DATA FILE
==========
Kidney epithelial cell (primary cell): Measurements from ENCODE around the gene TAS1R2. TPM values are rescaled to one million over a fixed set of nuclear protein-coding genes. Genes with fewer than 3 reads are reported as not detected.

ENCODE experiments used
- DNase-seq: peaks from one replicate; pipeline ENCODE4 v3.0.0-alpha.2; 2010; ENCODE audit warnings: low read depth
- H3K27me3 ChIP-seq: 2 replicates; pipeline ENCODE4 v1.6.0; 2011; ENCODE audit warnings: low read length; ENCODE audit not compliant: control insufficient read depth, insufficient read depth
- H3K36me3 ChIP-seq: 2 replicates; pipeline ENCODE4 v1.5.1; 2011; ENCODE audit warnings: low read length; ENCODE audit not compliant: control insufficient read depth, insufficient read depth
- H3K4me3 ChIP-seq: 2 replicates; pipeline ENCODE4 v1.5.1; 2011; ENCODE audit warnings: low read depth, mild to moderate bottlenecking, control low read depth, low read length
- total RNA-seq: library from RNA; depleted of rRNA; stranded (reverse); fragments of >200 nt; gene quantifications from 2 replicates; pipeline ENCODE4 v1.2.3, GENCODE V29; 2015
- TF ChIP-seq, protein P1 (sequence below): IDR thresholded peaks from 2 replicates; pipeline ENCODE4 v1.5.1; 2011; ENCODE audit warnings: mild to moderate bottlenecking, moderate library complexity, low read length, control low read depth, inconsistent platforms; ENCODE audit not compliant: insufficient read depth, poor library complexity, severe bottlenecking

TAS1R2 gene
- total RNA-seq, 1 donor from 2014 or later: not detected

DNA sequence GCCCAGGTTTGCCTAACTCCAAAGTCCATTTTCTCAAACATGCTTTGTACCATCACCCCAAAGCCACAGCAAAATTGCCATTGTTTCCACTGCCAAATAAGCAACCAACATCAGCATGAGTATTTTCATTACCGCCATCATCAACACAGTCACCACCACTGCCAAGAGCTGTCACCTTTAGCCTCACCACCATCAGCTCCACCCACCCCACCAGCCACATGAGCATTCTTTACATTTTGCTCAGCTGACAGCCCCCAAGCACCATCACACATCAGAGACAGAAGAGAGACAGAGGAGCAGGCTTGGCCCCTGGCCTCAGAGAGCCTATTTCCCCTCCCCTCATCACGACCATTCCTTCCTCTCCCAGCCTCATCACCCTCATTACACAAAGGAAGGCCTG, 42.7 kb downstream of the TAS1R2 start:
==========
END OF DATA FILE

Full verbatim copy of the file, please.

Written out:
Kidney epithelial cell (primary cell): Measurements from ENCODE around the gene TAS1R2. TPM values are rescaled to one million over a fixed set of nuclear protein-coding genes. Genes with fewer than 3 reads are reported as not detected.

ENCODE experiments used
- DNase-seq: peaks from one replicate; pipeline ENCODE4 v3.0.0-alpha.2; 2010; ENCODE audit warnings: low read depth
- H3K27me3 ChIP-seq: 2 replicates; pipeline ENCODE4 v1.6.0; 2011; ENCODE audit warnings: low read length; ENCODE audit not compliant: control insufficient read depth, insufficient read depth
- H3K36me3 ChIP-seq: 2 replicates; pipeline ENCODE4 v1.5.1; 2011; ENCODE audit warnings: low read length; ENCODE audit not compliant: control insufficient read depth, insufficient read depth
- H3K4me3 ChIP-seq: 2 replicates; pipeline ENCODE4 v1.5.1; 2011; ENCODE audit warnings: low read depth, mild to moderate bottlenecking, control low read depth, low read length
- total RNA-seq: library from RNA; depleted of rRNA; stranded (reverse); fragments of >200 nt; gene quantifications from 2 replicates; pipeline ENCODE4 v1.2.3, GENCODE V29; 2015
- TF ChIP-seq, protein P1 (sequence below): IDR thresholded peaks from 2 replicates; pipeline ENCODE4 v1.5.1; 2011; ENCODE audit warnings: mild to moderate bottlenecking, moderate library complexity, low read length, control low read depth, inconsistent platforms; ENCODE audit not compliant: insufficient read depth, poor library complexity, severe bottlenecking

TAS1R2 gene
- total RNA-seq, 1 donor from 2014 or later: not detected

DNA sequence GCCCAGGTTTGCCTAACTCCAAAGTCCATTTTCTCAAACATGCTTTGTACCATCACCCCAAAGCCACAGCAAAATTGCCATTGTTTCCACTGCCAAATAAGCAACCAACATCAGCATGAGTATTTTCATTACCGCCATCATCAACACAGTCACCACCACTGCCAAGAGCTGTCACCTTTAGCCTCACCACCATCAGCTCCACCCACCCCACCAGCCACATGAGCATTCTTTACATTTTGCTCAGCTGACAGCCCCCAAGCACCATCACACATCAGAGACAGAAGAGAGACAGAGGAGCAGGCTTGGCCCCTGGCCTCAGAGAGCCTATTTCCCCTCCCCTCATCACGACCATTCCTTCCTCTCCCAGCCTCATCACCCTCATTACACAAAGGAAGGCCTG, 42.7 kb downstream of the TAS1R2 start: